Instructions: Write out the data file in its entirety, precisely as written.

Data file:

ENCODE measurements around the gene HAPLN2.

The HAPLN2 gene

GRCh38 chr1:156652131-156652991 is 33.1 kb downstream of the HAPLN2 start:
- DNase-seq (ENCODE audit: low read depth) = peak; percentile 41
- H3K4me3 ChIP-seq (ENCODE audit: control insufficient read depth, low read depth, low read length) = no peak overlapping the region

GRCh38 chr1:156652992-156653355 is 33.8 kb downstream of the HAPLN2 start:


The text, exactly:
ENCODE measurements around the gene HAPLN2.

The HAPLN2 gene

GRCh38 chr1:156652131-156652991 is 33.1 kb downstream of the HAPLN2 start:
- DNase-seq (ENCODE audit: low read depth) = peak; percentile 41
- H3K4me3 ChIP-seq (ENCODE audit: control insufficient read depth, low read depth, low read length) = no peak overlapping the region

GRCh38 chr1:156652992-156653355 is 33.8 kb downstream of the HAPLN2 start: